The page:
Another interesting post from Howard Gleckman at the Tax Policy Center shows that for President Obama to steer us towards fiscal balance in 2020 while upholding his various pledges (not to raise taxes for people making $200,000 or less, not raising corporate income tax, and making 2/3 of deficit reduction through spending cuts), he would have to raise taxes on the country’s wealthiest taxpayers to politically impossible levels.
If Washington is going to need new tax revenues to bring the deficit under control—which it inevitably will— I increasingly wonder where the cash is going to come from. If you listen to what President Obama has been saying in recent days, it appears that while corporations and nearly all individuals and families would avoid any tax hit at all, a handful of high-income households would get socked with major increases.
These tax hikes would be so big, in fact, that top-bracket taxpayers might end up paying a rate of 67 percent on ordinary income and nearly 50 percent on capital gains.
Though Gleckman, whose view on tax policy puts him solidly on the left, tosses in a crack about these taxpayers “doing quite well”, his broader point is extremely valuable. Progressives should not delude themselves into thinking that Obama will be able to slay the deficit by pillorying the rich with a 67 percent marginal tax rate, almost double what the highest rate is now. He also correctly notes that such a tax would pound “nearly one million successful businesses” who pay tax on their business income through their personal return.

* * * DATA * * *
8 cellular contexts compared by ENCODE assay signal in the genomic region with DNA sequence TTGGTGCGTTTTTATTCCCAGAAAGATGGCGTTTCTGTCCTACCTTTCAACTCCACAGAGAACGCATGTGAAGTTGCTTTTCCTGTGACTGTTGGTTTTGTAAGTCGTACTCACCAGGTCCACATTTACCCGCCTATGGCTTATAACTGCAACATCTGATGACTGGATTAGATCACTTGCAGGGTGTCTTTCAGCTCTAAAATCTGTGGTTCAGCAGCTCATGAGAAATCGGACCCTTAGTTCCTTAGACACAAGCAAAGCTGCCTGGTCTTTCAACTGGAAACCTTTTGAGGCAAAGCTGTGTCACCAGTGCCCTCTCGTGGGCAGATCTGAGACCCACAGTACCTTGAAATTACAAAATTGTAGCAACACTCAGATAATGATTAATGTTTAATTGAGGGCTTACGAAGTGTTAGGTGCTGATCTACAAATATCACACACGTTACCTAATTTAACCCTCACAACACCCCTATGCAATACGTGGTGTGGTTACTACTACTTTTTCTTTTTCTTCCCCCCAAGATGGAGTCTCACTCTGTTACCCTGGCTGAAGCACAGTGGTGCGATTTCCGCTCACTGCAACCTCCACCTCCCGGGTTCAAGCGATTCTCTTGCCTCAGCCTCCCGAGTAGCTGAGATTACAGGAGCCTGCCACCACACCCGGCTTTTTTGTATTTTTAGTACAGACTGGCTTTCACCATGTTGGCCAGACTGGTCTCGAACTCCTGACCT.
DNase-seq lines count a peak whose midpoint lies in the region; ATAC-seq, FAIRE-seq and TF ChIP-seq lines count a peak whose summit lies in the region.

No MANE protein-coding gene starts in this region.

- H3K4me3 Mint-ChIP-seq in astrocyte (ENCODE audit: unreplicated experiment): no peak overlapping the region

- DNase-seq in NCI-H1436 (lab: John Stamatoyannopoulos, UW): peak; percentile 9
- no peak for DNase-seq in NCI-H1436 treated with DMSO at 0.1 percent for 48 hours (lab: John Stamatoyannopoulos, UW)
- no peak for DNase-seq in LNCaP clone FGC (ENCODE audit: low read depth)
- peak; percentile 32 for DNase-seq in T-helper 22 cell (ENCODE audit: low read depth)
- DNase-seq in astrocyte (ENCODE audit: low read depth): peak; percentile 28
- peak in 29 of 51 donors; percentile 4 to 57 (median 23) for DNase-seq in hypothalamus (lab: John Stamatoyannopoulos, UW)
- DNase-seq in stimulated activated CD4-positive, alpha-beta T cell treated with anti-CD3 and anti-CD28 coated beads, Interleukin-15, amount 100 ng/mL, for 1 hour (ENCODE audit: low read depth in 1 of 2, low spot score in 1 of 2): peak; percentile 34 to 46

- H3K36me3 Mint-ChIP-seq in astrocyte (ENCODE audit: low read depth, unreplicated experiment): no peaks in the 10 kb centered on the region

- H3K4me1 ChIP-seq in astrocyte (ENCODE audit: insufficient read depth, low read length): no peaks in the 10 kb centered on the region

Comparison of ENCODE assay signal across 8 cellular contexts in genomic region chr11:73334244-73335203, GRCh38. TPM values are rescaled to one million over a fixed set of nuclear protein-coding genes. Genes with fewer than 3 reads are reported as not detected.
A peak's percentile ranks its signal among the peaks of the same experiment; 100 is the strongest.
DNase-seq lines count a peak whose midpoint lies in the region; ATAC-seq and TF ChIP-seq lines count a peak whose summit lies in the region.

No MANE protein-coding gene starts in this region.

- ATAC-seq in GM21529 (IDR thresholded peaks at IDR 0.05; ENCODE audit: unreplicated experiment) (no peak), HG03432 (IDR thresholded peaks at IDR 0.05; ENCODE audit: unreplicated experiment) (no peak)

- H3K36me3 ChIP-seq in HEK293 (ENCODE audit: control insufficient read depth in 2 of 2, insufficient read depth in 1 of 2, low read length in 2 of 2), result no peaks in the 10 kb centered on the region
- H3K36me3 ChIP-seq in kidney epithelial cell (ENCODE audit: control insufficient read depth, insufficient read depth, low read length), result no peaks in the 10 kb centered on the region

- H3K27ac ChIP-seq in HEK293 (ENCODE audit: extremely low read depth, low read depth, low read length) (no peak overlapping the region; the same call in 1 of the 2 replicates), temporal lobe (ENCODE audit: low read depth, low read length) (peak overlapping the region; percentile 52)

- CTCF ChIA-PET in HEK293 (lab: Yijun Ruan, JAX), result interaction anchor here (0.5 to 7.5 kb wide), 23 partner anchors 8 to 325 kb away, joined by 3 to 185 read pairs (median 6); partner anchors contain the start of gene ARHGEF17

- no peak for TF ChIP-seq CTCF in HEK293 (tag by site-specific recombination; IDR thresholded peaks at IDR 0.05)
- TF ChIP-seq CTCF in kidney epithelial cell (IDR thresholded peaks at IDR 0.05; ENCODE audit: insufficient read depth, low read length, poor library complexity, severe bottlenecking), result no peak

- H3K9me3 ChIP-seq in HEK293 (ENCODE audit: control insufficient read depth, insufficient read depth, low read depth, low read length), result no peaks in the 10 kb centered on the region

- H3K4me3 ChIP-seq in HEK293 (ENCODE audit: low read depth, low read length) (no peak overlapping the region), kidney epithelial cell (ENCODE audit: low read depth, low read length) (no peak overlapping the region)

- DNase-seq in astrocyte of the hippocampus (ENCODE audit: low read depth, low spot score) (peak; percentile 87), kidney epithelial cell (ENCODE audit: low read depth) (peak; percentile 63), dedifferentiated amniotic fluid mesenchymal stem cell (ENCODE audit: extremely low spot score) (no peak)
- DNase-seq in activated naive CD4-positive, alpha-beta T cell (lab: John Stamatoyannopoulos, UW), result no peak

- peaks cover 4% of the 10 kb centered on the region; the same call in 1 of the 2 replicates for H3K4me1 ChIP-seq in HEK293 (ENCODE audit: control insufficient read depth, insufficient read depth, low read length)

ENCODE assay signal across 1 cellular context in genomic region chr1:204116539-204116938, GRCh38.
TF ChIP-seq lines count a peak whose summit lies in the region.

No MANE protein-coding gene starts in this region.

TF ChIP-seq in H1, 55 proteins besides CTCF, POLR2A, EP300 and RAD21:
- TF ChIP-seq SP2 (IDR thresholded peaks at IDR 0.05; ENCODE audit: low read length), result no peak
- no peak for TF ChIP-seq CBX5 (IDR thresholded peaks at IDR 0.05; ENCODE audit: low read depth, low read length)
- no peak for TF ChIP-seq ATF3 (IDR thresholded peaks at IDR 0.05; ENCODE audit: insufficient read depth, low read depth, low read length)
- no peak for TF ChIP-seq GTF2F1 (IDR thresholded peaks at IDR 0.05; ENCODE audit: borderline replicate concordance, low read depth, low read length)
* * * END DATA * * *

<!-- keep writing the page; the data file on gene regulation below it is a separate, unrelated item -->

Since the Administration’s goal is not fiscal balance but a “stable” budget deficit of about 3% of GDP, this is all somewhat moot. But it highlights the difficulty the President is going to have in keeping his promises to everyone on budget reform. So where is the money going to come from? I’ve already noted the trepidation that the Administration has shown on meaningful spending cuts (read: in entitlements) in this budget.
And while Obama praised the sacrifice of “patriotic” federal workers for whom he proposed a 2 year pay freeze, his support for Wisconsin’s public employee unions in their fight to maintain their various privileges suggests his willingness to make other substantial changes in the size of government may not be up to the task.
Gleckman’s question is a good one: where is the money for reform going to come from? It’s not going to be from tax hikes on the rich… at least not as much as the President’s promises might suggest.